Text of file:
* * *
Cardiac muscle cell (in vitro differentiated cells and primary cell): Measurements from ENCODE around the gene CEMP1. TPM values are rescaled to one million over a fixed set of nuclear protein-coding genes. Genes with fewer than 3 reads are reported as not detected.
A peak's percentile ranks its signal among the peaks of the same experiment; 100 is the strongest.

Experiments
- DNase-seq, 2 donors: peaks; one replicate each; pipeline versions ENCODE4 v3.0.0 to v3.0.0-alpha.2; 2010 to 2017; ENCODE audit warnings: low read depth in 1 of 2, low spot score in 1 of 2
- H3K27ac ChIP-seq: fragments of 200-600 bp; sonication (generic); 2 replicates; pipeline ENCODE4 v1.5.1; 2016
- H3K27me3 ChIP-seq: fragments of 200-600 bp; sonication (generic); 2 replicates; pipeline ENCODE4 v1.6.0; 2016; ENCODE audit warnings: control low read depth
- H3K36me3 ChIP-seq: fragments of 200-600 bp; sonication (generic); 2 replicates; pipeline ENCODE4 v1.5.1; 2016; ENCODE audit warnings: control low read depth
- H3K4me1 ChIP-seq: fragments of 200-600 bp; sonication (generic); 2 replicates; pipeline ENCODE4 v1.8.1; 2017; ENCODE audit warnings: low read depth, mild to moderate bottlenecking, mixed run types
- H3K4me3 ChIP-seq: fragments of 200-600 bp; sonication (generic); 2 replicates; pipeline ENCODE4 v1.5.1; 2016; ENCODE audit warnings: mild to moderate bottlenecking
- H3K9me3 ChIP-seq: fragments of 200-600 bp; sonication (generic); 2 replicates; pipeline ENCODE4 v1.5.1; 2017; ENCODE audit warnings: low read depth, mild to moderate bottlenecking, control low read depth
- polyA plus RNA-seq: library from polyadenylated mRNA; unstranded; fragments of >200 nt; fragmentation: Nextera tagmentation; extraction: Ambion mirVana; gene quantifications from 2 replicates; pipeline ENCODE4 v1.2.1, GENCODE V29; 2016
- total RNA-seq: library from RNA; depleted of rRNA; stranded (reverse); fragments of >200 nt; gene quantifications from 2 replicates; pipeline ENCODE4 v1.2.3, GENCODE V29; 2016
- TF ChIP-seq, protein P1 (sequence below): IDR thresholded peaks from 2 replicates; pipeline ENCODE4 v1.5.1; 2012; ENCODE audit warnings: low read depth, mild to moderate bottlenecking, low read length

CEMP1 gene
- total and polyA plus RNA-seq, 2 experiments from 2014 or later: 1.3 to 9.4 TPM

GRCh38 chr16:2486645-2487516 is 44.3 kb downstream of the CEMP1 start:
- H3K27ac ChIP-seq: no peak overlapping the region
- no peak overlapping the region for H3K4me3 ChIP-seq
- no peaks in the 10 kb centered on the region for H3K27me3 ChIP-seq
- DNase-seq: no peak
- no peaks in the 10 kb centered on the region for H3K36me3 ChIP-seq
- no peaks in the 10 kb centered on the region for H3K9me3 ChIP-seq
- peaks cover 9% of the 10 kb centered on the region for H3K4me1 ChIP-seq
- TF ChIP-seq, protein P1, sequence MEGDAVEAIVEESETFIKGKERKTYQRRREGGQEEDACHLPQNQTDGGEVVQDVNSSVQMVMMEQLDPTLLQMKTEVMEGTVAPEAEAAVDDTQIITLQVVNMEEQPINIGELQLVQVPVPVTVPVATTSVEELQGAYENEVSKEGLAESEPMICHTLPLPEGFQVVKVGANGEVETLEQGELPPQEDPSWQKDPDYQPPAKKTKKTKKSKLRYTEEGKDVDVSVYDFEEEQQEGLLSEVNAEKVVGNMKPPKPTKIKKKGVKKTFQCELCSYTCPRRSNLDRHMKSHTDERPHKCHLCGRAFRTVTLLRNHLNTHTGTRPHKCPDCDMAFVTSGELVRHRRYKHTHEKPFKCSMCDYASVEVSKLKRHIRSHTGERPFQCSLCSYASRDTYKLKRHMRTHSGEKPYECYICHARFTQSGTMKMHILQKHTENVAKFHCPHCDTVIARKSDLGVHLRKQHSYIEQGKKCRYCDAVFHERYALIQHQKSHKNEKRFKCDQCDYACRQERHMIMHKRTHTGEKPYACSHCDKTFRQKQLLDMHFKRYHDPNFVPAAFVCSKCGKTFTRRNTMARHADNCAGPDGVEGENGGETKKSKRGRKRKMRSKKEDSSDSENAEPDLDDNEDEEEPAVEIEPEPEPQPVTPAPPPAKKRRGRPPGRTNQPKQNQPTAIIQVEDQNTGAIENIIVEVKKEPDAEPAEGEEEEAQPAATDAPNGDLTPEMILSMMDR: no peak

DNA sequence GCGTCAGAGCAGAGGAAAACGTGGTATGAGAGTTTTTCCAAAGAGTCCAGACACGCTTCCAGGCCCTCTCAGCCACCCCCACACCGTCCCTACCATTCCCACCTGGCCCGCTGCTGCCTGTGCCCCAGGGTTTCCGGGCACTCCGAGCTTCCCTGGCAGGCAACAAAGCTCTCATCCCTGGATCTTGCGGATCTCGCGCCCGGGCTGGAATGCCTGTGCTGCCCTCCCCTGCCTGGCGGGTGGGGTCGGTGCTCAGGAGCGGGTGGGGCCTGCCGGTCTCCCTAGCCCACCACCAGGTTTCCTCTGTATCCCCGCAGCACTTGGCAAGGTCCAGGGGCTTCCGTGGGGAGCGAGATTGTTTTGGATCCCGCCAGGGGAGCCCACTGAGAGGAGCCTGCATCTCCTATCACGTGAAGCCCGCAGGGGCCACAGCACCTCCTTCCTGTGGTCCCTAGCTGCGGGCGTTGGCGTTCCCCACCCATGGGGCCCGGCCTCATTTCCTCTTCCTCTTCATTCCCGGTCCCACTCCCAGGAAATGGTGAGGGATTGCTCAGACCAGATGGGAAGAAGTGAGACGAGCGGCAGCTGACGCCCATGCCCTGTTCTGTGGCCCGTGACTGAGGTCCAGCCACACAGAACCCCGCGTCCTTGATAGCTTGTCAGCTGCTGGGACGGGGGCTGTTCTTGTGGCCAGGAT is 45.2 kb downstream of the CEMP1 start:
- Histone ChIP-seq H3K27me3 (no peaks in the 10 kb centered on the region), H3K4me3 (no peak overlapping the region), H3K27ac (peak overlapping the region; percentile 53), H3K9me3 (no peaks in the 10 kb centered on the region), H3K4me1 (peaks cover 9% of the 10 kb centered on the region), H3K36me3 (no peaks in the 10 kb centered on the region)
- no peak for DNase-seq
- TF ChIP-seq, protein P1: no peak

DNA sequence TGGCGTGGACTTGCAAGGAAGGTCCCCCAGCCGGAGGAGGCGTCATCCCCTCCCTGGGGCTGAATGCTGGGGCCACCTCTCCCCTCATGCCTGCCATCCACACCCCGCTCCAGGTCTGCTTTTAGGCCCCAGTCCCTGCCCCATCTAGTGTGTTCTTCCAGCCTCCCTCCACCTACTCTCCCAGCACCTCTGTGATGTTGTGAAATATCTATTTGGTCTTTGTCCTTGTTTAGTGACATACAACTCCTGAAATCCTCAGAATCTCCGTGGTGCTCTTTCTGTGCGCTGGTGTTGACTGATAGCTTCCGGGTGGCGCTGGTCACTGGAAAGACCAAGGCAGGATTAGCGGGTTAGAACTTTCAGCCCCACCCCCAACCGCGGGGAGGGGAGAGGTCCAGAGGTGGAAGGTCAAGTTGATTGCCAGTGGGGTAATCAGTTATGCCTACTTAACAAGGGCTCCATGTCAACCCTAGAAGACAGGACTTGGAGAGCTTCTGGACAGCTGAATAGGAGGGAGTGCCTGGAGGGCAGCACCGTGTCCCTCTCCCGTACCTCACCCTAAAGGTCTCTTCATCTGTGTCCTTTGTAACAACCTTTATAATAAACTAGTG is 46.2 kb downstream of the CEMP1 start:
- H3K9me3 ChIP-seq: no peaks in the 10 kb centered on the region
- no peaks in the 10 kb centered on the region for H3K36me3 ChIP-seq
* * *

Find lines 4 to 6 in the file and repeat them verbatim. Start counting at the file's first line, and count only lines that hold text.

- DNase-seq, 2 donors: peaks; one replicate each; pipeline versions ENCODE4 v3.0.0 to v3.0.0-alpha.2; 2010 to 2017; ENCODE audit warnings: low read depth in 1 of 2, low spot score in 1 of 2
- H3K27ac ChIP-seq: fragments of 200-600 bp; sonication (generic); 2 replicates; pipeline ENCODE4 v1.5.1; 2016
- H3K27me3 ChIP-seq: fragments of 200-600 bp; sonication (generic); 2 replicates; pipeline ENCODE4 v1.6.0; 2016; ENCODE audit warnings: control low read depth